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Abalos / Discrimination in Schools

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Zapata: After high school did you enter the workforce or did you start school? Abalos: Well, I did. I was already working in high school. So, I continued to work and I started Odessa College. But I did not finish Odessa College until 3 or 4 years later. Then I met my husband and married him. Then, I did not go back to school until the ‘90s? So, my youngest daughter was 3 or 4 years old when I went back and started at UTBB. Zapata: In the mean time, while you were raising your family, I know that you and your husband were very much a part of the community. Can you tell me about what you saw in the community? Any civil rights issues or civil rights movements that you and your husband were involved with? Abalos: Well, I was in a number of community organizations. When I was asked, I usually said yes because I knew there were few minorities in these organizations. So, I wanted to be able to give input. I also ran for the school board. You talked to Vicki Gomez? Okay, I took Vicki’s place. She got out and I went in. So, consistently I would see where minorities got treated differently than Anglos. Whether it was punishment, or whatever. Even today, if you look at the numbers at the alternative center, you will see that their numbers are higher. And is for infractions where others do not go to the alternative center. They keep giving them chances. I know a lot of it has to do with wealth, parent involvement, but it also has to do with color. I would always object to so much of this. When we were passing policies, I would remind those board members – you know, you think it is okay, you think it is okay. Because what if it happens to someone you know, and when it does you are going to want it changed. And every time it is like they want the rules for everyone they know because they know them. Well, yeah. Everyone knows someone and everyone knows the good in someone. That is why when you make policy you need to make sure it is fair and consistent policy, otherwise why do you have it. So, yeah, we saw that a lot. The school discipline problem was a big one. When I was on the school board, I think I had just gotten on, we got complaints from parents of kids going to one of the junior highs. Richard got involved and he addressed the school board and it was an all night meeting just about. Because it was so obvious that the way they were treating the Hispanics was much worse than the way they were treating the Anglos. So, policy changes came about as a result of that. The school board meeting was full of people concerned about the injustices going on at the schools.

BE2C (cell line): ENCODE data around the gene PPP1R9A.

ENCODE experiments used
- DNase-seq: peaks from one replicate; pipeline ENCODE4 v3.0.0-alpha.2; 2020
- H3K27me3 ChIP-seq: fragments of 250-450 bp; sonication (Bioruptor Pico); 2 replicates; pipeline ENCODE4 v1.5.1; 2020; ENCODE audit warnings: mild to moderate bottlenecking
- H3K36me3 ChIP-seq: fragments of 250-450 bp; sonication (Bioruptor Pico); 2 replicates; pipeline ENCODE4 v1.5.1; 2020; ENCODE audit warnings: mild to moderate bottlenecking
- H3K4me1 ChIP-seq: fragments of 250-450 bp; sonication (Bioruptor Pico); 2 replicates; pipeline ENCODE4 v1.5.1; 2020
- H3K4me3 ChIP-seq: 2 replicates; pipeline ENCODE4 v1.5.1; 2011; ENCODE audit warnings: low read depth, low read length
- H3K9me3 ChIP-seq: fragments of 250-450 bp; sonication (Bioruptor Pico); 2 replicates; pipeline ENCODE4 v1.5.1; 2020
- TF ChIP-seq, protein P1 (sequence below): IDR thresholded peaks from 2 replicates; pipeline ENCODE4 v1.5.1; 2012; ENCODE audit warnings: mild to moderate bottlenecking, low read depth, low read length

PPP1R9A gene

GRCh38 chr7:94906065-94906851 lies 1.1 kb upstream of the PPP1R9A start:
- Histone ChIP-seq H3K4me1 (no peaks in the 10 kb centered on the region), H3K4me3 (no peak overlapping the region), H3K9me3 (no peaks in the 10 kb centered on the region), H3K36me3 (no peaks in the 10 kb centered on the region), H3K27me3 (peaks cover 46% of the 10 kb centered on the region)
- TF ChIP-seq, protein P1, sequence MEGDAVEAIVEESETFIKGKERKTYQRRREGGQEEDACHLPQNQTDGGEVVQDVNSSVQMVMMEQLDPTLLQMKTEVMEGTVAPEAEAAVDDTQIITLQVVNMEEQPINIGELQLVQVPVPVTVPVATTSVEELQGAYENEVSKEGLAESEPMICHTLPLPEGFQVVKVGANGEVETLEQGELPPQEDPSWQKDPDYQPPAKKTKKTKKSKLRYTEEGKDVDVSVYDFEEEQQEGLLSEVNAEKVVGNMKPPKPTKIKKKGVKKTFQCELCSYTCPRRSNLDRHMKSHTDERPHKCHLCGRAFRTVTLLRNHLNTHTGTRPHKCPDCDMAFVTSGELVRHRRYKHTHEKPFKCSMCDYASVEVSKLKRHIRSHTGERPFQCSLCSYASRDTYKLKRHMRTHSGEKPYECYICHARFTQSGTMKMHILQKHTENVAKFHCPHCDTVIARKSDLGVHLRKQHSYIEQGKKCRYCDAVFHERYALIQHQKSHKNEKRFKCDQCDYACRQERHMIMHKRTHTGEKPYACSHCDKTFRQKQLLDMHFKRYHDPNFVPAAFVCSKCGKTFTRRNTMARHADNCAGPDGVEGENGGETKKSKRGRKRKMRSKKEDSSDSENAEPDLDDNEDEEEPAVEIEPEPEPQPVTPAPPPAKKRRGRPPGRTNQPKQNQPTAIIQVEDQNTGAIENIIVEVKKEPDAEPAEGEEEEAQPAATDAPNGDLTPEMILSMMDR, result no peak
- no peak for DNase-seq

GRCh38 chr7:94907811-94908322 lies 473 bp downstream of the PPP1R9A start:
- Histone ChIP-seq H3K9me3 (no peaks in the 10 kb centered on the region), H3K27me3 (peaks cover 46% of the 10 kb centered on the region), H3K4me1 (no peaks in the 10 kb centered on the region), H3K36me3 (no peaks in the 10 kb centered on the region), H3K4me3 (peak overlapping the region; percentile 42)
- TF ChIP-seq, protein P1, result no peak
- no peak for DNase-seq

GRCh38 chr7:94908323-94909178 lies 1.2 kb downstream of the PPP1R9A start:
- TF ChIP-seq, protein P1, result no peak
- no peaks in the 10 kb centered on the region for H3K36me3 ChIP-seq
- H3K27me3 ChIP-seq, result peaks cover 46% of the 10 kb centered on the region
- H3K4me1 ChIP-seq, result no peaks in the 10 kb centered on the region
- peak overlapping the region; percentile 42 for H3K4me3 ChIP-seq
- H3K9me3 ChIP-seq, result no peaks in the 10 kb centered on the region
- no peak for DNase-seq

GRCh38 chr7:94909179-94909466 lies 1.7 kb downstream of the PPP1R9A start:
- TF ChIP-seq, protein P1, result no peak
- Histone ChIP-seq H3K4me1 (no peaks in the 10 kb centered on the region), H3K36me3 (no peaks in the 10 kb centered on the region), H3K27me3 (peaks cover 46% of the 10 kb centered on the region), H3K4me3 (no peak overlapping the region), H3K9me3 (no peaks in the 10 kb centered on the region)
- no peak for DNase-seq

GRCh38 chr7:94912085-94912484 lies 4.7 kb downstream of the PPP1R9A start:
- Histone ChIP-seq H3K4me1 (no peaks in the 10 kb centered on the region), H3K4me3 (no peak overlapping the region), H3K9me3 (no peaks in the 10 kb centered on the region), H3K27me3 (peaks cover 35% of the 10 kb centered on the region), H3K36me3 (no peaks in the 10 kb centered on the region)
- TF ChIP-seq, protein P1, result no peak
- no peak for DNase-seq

Interview Interview with Delma Abalos
Subjects Family
Family › Marriage
Family › Children
Community Organizations
Race Relations
Race Relations › Anglo-Mexican Race Relations
Race Relations › Skin Color in Race Relations
Discrimination or Segregation › Discrimination or Segregation at School
Education › Higher Education
Class and Status › Class, Status, and Gender
Tags Gomez, Vickie
Abalos, Richard
University of Texas of the Permian Basin (UTPB)
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Interview date 2016-07-14
Interview source CRBB Summer 2016
Interviewees Abalos, Delma
Interviewers Moye, Todd
Wisely, Karen
Zapata, Joel
Duration 00:04:14
Citation "Discrimination in Schools," from Delma Abalos oral history interview with Todd Moye, Karen Wisely, and Joel Zapata,  July 14, 2016, Odessa, TX, Civil Rights in Black and Brown Interview Database,, accessed November 14, 2019